That brings us to the NHL, where 46 Russians and three Belarusians played at least one game last season. One of those Russians, Valeri Nichushkin, lifted the Stanley Cup on Sunday and Russian players like Alex Ovechkin, Artemi Panarin, and Kirill Kaprizov are among the NHL’s biggest stars.
Russian players in the NHL are a step further removed from representing Russia than athletes in an individual sport like tennis. In hockey and other team sports, individual players represent the team, its city, and its fans and not, presumably, their home countries.
NHL legend Dominik Hasek, however, has argued the opposite. He claimed that all players don’t just represent their team but also their “country and its values and actions” and called for the NHL to suspend all Russian players immediately back in February.
There’s a slippery slope to Hasek’s argument. If all athletes inherently represent their country and its values, even when playing in a team sport, then that applies to far more than just Russians. Should American hockey players have been suspended from the NHL when the U.S. invaded Iraq, considered an illegal war of aggression by many experts?
What about a player like Panarin, who has spoken out against Putin in the past? What about the players who feel they can’t speak out against Putin for fear of retribution against family members who still live in Russia? Is it fair to punish these individual players for the actions of Putin just because of where they were born?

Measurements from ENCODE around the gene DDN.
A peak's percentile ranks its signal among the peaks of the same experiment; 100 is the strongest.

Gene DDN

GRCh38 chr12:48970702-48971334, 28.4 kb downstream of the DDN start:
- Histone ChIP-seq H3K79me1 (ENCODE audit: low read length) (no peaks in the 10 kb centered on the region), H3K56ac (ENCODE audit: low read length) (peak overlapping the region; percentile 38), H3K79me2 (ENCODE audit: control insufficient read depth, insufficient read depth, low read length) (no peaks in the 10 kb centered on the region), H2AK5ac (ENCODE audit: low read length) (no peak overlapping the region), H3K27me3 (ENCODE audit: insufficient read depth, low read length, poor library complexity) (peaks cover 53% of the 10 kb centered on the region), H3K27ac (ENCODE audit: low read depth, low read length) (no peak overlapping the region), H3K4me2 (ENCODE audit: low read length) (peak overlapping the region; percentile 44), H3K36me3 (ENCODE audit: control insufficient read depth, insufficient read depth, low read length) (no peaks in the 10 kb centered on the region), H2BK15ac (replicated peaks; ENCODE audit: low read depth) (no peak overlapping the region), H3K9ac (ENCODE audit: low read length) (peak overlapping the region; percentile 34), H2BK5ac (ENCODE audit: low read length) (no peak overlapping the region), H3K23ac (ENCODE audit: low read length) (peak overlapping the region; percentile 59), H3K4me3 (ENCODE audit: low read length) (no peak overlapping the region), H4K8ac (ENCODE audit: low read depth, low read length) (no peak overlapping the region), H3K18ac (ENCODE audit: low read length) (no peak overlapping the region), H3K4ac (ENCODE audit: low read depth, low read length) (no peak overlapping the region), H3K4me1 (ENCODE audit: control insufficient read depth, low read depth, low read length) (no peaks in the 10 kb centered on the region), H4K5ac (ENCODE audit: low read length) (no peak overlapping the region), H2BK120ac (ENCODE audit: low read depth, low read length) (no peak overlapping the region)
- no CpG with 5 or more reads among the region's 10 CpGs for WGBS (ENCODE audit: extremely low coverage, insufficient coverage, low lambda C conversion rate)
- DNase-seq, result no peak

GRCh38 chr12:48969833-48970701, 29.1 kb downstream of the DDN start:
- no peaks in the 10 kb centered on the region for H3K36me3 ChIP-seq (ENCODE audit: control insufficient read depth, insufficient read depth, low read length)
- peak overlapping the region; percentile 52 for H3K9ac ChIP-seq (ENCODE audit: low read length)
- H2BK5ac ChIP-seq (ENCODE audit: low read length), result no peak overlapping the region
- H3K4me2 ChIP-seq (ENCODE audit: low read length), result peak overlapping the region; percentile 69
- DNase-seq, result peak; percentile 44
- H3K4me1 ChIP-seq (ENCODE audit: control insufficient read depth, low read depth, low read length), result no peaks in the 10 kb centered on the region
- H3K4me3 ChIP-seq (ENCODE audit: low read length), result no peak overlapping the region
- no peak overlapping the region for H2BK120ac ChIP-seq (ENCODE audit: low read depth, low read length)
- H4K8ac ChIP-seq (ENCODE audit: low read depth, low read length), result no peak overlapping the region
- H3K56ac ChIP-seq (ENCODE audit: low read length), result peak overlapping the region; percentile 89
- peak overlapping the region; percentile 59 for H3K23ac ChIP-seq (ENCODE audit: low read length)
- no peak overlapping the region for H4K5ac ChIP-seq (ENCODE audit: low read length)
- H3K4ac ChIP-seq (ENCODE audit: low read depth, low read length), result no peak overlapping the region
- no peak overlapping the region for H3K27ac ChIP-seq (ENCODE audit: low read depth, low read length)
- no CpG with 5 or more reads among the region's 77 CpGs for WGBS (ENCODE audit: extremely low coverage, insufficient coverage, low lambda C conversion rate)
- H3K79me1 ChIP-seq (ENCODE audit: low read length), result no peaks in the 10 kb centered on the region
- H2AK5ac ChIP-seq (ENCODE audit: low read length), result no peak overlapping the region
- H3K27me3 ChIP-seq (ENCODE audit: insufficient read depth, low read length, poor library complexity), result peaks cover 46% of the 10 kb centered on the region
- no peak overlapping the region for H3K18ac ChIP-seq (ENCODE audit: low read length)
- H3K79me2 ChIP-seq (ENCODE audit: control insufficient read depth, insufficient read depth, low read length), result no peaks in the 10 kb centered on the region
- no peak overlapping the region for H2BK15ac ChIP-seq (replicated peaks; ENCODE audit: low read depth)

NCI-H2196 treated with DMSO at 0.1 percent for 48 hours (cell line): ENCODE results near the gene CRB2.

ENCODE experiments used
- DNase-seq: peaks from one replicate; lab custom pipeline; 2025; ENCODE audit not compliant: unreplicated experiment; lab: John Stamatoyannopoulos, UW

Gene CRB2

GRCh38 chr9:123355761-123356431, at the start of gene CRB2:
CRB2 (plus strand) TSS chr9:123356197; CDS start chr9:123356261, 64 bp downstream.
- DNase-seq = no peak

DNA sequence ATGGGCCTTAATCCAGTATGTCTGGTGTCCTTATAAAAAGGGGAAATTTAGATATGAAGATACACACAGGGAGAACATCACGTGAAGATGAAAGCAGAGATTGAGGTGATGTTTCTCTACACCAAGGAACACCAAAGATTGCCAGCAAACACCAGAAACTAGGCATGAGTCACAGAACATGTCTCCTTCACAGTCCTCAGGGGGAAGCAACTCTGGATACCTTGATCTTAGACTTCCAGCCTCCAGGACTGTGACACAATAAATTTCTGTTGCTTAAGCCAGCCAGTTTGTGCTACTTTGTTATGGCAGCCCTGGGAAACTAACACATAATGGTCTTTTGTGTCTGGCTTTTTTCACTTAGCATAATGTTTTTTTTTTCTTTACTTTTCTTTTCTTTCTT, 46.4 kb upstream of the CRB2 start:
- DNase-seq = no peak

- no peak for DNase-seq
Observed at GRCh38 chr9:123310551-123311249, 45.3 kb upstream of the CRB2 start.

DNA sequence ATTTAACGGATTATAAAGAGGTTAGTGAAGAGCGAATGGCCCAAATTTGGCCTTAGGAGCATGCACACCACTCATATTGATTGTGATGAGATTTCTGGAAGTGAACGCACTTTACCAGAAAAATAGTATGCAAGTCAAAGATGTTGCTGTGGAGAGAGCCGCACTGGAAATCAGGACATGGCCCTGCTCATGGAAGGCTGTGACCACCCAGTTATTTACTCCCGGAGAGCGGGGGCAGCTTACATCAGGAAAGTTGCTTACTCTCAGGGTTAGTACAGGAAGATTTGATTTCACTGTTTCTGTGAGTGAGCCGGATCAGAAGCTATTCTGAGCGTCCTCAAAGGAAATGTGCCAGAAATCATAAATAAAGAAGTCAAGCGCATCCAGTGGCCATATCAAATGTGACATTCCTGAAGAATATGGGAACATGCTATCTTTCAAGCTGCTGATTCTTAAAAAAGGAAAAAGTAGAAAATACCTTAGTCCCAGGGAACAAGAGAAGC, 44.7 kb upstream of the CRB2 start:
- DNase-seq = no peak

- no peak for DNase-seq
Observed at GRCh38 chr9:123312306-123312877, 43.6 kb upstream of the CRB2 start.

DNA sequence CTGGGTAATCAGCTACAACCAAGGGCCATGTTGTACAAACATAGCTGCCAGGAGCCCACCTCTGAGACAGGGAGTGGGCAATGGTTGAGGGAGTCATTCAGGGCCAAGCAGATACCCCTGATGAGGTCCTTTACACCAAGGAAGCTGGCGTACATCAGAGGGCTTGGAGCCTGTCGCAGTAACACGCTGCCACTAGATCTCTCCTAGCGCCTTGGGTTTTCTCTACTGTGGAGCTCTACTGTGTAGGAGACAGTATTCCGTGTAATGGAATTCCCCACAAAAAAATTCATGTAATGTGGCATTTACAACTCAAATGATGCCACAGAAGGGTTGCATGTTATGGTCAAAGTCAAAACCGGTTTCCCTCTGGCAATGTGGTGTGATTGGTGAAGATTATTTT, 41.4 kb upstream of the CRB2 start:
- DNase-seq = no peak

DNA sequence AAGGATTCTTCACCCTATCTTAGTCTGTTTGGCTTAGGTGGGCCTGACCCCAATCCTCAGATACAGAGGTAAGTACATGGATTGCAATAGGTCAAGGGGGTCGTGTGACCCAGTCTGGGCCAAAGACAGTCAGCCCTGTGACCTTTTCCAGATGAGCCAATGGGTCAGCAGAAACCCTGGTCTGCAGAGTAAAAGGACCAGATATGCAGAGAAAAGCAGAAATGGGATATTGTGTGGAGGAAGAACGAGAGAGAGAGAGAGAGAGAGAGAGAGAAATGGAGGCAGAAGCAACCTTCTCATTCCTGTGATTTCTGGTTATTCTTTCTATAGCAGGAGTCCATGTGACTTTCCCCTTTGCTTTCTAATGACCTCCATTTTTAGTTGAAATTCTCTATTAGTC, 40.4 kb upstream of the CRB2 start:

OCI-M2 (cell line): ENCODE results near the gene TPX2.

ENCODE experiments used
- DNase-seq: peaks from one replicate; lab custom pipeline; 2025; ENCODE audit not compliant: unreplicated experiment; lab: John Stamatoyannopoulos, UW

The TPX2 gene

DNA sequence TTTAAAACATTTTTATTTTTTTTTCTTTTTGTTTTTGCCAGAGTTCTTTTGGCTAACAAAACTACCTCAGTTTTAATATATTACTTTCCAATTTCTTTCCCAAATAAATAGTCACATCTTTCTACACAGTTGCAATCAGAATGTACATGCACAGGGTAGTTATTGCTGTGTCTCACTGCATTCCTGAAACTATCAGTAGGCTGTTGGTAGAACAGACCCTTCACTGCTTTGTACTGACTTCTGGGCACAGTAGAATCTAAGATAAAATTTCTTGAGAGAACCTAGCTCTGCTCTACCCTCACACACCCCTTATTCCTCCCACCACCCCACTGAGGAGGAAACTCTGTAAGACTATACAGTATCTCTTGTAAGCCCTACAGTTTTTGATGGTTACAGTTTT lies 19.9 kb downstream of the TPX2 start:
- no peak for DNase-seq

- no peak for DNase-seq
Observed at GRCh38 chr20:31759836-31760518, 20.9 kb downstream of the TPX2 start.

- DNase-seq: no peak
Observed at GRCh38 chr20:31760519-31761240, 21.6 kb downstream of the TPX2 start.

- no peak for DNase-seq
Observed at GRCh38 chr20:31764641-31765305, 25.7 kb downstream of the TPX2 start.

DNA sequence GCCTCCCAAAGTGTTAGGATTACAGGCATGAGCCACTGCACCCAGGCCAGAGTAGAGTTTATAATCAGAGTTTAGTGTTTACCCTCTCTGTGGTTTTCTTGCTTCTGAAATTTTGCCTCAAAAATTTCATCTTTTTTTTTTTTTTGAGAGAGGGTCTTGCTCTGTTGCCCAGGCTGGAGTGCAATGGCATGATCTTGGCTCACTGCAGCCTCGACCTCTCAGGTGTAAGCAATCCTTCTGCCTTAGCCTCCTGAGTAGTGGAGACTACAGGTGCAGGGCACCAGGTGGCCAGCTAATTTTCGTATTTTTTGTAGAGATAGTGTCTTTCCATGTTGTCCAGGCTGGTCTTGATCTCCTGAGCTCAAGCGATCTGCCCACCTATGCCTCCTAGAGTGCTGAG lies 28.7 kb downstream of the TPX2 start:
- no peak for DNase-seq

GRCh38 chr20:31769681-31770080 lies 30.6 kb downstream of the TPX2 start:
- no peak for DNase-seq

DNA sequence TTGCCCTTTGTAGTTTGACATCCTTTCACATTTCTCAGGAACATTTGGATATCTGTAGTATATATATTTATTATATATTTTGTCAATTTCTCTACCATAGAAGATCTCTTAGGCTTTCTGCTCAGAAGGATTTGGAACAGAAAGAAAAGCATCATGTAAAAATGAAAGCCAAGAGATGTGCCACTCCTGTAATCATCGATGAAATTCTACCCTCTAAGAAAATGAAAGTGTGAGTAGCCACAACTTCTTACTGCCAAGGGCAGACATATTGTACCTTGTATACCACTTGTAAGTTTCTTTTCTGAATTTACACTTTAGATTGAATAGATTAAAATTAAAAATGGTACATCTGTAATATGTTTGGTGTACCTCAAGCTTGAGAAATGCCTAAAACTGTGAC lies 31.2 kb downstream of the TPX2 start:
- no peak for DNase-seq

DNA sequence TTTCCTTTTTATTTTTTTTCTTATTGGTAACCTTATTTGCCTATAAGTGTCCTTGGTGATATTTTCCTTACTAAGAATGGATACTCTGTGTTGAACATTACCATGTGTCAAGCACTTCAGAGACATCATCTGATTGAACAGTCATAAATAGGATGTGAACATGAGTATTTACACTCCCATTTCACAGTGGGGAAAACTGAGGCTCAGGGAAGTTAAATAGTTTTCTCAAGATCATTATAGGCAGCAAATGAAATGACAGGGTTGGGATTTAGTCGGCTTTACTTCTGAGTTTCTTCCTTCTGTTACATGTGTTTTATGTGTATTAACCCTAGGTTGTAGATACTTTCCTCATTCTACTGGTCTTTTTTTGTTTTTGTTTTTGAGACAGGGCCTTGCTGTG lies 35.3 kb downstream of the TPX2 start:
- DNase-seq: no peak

"Our players play for their NHL teams, they're not playing for Russia."
Ultimately, it’s a moot point for current players. The NHL has not followed Hasek’s suggestion, not that the NHL’s collective bargaining agreement with the players would have allowed them to do so in the first place.
“Our players play for their NHL teams, they’re not playing for Russia,” said NHL commissioner Gary Bettman. “They’re in a pretty difficult situation, particularly those that have family back in Russia. That may be hard for a lot of people to understand, but it’s a reality I think you can’t lose sight of.”
The CHL, on the other hand, representing Canada’s three major junior leagues, has chosen to ban Russian and Belarusian athletes from being selected in their Import Draft, which takes place on Friday. This punishes teenagers looking to leave Russia for actions by their government and ultimately does exactly what Putin has sought to do for years: keep elite Russian athletes in Russia.